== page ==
When I get back to a point in my life where I can DM full time again, I'll still likely run Classic D&D/Labyrinth Lord, but I'd be really happy playing in someone else's game of 5E.
Some random observations of things I appreciate, in no particular order:
- The Paladin's "detect evil" ability has been changed to only allow them to detect the presence of certain monster types (celestials, infernals, undead), plus hallowed or unhallowed grounds and holy/unholy magic items. I mentioned this one in my G+ feed a couple of days ago. No more worrying about the Pally trying to determine every NPC's alignment and smacking them down simply because they're evil.
- I'd actually consider playing an Abjuration specialist Wizard for the first time ever!* While I still haven't tackled the 90 or so pages of spells, the special abilities that Wizards get for specializing all seem interesting.
- Creation of additional or specialized subraces looks quite easy to do. Ditto for Backgrounds.
- I could see allowing certain class specialization paths to be used by different classes. They might not fit exactly, but why not let a Barbarian or Ranger take the Eldritch Knight specialization, or allow a Sorcerer to have a pact with Cthulhu instead of draconic heritage?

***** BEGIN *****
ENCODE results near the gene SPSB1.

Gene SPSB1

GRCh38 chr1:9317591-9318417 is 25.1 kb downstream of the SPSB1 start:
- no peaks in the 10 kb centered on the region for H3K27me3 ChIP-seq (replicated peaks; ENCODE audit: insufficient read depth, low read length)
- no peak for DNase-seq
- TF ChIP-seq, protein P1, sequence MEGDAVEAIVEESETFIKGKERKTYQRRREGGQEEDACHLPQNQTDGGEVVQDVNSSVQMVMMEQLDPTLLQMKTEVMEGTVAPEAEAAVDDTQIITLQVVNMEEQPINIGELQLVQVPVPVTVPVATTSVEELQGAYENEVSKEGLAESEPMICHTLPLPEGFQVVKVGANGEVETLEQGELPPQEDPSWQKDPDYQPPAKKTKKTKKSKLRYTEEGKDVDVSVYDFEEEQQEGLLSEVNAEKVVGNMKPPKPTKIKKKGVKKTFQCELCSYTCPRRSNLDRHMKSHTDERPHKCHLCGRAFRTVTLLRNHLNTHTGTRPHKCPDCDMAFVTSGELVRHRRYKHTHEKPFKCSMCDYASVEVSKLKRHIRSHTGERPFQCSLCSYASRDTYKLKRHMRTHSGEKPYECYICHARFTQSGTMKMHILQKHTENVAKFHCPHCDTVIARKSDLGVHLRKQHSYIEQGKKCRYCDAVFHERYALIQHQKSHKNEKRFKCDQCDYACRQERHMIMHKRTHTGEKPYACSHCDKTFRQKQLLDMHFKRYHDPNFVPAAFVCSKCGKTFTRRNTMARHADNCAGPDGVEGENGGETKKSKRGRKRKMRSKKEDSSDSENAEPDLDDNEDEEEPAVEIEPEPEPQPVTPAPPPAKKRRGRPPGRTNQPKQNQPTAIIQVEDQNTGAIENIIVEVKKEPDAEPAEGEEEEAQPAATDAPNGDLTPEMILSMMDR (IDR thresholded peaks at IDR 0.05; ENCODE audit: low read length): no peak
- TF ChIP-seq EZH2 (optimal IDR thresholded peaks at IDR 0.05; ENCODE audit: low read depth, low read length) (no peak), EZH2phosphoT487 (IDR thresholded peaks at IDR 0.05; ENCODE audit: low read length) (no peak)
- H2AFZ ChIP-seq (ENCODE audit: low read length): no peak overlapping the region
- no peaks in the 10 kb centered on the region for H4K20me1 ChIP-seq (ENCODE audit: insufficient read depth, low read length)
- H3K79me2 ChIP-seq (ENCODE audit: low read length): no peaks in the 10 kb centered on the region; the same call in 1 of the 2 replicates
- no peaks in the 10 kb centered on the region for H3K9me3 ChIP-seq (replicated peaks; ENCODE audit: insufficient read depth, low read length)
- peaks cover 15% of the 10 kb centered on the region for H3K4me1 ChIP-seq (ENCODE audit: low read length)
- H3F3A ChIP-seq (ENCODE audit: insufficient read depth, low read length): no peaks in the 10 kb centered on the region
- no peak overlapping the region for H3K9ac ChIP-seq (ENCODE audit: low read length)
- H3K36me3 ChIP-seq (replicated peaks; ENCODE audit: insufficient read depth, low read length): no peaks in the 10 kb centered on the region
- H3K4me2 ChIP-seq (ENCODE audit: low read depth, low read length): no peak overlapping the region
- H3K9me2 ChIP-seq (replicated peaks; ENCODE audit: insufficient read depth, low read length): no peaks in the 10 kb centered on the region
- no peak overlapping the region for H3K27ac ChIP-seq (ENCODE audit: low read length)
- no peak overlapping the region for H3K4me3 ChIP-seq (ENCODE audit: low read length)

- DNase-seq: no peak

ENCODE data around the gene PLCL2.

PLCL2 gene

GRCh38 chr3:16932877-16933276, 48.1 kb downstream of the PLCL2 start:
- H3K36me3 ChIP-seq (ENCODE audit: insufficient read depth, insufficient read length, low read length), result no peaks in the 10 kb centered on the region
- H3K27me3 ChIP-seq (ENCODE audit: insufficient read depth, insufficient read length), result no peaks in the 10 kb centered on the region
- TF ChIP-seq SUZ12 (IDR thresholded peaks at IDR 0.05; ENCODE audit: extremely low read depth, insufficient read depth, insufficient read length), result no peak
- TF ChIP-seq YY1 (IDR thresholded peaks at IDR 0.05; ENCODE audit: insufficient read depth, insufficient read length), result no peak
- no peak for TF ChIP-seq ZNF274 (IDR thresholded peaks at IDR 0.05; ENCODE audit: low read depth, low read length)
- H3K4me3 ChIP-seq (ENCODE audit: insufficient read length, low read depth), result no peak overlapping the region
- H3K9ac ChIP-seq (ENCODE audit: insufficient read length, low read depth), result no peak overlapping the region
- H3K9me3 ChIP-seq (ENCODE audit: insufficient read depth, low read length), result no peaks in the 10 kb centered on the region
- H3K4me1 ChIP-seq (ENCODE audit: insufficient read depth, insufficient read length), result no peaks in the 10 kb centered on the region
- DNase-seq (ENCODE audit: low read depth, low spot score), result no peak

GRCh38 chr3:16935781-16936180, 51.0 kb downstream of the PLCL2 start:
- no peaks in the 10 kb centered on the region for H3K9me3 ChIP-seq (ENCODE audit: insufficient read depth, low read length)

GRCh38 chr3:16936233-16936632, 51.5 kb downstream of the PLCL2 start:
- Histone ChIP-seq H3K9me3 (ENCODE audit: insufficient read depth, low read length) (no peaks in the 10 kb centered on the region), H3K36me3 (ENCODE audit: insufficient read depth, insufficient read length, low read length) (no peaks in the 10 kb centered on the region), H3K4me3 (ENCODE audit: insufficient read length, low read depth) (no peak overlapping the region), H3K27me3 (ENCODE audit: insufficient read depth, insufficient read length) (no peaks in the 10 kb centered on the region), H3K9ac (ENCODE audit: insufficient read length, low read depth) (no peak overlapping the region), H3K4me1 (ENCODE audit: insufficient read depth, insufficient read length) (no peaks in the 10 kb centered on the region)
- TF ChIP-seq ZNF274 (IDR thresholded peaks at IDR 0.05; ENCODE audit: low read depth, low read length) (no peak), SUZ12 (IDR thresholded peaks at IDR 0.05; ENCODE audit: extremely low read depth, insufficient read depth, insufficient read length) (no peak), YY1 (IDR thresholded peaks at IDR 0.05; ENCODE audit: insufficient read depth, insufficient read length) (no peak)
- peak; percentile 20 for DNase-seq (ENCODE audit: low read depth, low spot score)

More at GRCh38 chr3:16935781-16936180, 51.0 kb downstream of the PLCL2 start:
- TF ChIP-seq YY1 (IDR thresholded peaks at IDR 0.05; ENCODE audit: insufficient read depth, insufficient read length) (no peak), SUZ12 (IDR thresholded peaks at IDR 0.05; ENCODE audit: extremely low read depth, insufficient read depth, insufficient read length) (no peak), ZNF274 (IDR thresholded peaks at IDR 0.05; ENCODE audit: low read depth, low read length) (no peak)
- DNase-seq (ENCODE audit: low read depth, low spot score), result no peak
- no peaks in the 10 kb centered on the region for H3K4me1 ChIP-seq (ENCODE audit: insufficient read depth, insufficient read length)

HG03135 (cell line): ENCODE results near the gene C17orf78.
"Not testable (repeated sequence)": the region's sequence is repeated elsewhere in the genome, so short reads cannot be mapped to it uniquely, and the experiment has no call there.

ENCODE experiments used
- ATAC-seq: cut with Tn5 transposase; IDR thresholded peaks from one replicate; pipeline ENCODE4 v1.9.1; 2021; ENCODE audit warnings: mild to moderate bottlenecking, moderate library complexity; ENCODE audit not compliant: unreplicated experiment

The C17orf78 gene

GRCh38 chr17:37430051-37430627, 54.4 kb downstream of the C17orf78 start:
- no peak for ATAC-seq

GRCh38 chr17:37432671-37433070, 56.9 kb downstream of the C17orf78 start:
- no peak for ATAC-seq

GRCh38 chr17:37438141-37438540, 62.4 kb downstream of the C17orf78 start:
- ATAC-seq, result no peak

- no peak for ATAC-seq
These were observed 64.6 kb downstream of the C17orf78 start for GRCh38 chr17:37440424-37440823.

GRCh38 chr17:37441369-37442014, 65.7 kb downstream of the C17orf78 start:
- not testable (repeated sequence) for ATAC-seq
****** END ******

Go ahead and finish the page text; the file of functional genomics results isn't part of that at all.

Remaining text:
- The art of the edition pleases me more than the video game/anime inspired Dungeonpunk look of 3E/Pathfinder. And diverse. The art actually looks (despite the insistence of the troglodyte comment in the link there) like it comes from a fully fleshed out, consistent world rather than a Star Wars single-ecology planet. Except for that Halfling with the bobble-head and bound feet. God, that's a terrible picture.
- The actual rules needed to play/run the game only take up about 30 pages or so of the rulebook. Most of the book is options for character creation.
- The list of "monster" stats in the back aren't really intended for use as a stop-gap until the MM's released, they are the stats players might need for animal companions/wild shape/familiar/animate dead. Useful to have them here instead of having to look through the monster book for them.
- Every PC is assumed to be competent. They got the Skill system right, I think. Everyone can try any of the skills simply by rolling an ability check. Proficiency grants a set bonus to the roll depending on level, but no one is excluded from trying to climb the wall or disarm the trap or decipher the runes or look for the clues to who murdered the bishop on the landing.
- Continuing with the Skill system, careful (or careless) play trumps the die roll. If the description of what you're doing would lead to "success" there's no need to roll. Conversely, if you don't describe what you're doing properly (reference to the Perception skill for searching), it doesn't matter if you roll a natural 20, you aren't finding the loose brick in the fireplace if you say you're examining the ceiling.
- There is a focus on doing stuff besides simply fighting monsters (although that's still a big part of the game).
*In the past, I've played two Enchanters, a Conjurer, a Transmuter and an Illusionist as specialist mages, but never in my life considered specializing in Abjuration. Until now.